No matter how prepared you are, disaster can strike at any moment. While most authorities recommend keeping the essentials on hand in the event of a crisis — flashlights, canned food, water, batteries, and the like — sometimes it’s worth having something a bit stronger on hand to deal with things like, say, home invaders or the sudden breakdown of society. That’s why we recommend the Mossberg “Just-in-Case” Shotgun Kit.
Yeah, it’s just a tube with a shotgun in it, but that’s no ordinary shotgun: It’s a Mossberg 500 12 gauge pump-action, the most reliable combat shotgun on the planet. There’s a reason the company’s pump-action M500A2 has been the breaching weapon of choice for both local law enforcement and the U.S. armed forces, as detailed in a fascinating Guns & Ammo feature from 2007 following the Mossberg downrange with a Marine Amphibian Tractor Battalion in Iraq:
Over the next 24 hours, eight Marines with three Mossbergs controlled the perimeter against at least 300 determined looters. Each Mossberg digested between 200 and 300 assorted rounds of beanbag and fin-stabilized LTL shotgun rounds. Accuracy was superb with both types of projectiles, with 20-yard beanbag hits and 30-yard fin-stabilized hits made with regularity. There was not a single malfunction between the three.
I later found out that one Mossberg had been riding around dust-encrusted in a Hummer for three days, and it didn't matter. The 590 just kept going.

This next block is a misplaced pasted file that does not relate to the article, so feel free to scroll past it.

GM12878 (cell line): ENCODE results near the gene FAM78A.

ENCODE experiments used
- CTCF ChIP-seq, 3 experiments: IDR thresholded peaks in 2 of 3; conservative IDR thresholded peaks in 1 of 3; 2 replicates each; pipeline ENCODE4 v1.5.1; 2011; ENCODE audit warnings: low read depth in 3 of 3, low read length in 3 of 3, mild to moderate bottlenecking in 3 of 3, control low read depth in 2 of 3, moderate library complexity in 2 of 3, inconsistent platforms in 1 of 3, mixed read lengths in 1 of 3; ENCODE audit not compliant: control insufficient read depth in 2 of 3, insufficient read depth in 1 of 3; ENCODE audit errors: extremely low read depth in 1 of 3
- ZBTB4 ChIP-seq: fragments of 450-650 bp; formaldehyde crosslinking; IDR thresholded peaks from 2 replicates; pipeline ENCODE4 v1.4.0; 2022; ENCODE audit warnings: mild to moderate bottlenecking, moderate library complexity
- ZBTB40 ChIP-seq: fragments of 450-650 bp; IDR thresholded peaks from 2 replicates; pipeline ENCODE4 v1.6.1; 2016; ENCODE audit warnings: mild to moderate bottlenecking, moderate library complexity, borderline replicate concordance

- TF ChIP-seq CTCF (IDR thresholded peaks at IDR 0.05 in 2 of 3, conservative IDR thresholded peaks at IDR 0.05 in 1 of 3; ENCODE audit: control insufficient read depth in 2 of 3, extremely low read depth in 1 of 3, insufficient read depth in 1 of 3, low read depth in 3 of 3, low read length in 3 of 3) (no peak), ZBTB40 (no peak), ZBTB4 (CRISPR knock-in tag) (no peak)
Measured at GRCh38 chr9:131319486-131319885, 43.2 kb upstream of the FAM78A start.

As if a Mossberg itself wasn’t enough, the company’s shotgun kit comes with a few additional goodies as well: matches, duct tape, fishing hook and line, razor blade, signal mirror, fire starter cube, and more, sealed up in a water and impact-resistant survival kit. The kit itself will run you somewhere between $399 and $499 (and $519?) depending on where you order it from, but it’s worth it for the safety and security of an extra Mossberg floating around — you know, just in case.
NAVAL BASE SAN DIEGO — The trial of Navy SEAL Chief Eddie Gallagher officially kicked off on Tuesday with the completion of jury selection, opening statements, and witness testimony indicating that drinking alcohol on the front lines of Mosul, Iraq in 2017 seemed to be a common occurrence for members of SEAL Team 7 Alpha Platoon.
Government prosecutors characterized Gallagher as a knife-wielding murderer who not only killed a wounded ISIS fighter but shot indiscriminately at innocent civilians, while the defense argued that those allegations were falsehoods spread by Gallagher's angry subordinates, with attorney Tim Parlatore telling the jury that "this trial is not about murder. It's about mutiny."
As a Medal of Honor recipient, former Army Staff Sgt. David Bellavia will also be eligible for retroactive monthly pension payments stretching back to 2004.
All Medal of Honor recipients receive a pension starting on the date they formally receive the Medal of Honor, which is currently $1,329.58 per month, according to the Department of Veterans Affairs.
But Medal of Honor recipients are also eligible for a retroactive payment for monthly stipends that technically took effect on the "date of heroism," said Gina Jackson, a spokeswoman for the Department of Veterans Affairs.
NEW YORK (Reuters) - A unit of UK infrastructure giant Balfour Beatty plc falsified housing maintenance records at a major U.S. military base to help it maximize fees earned from the Department of Defense, a Reuters investigation found.
At Tinker Air Force Base in Oklahoma, the company's U.S.-based unit used a second set of books and altered records to make it appear responsive to maintenance requests, Reuters found in a review of company and Air Force emails, internal memos and other documents, as well as interviews with former workers.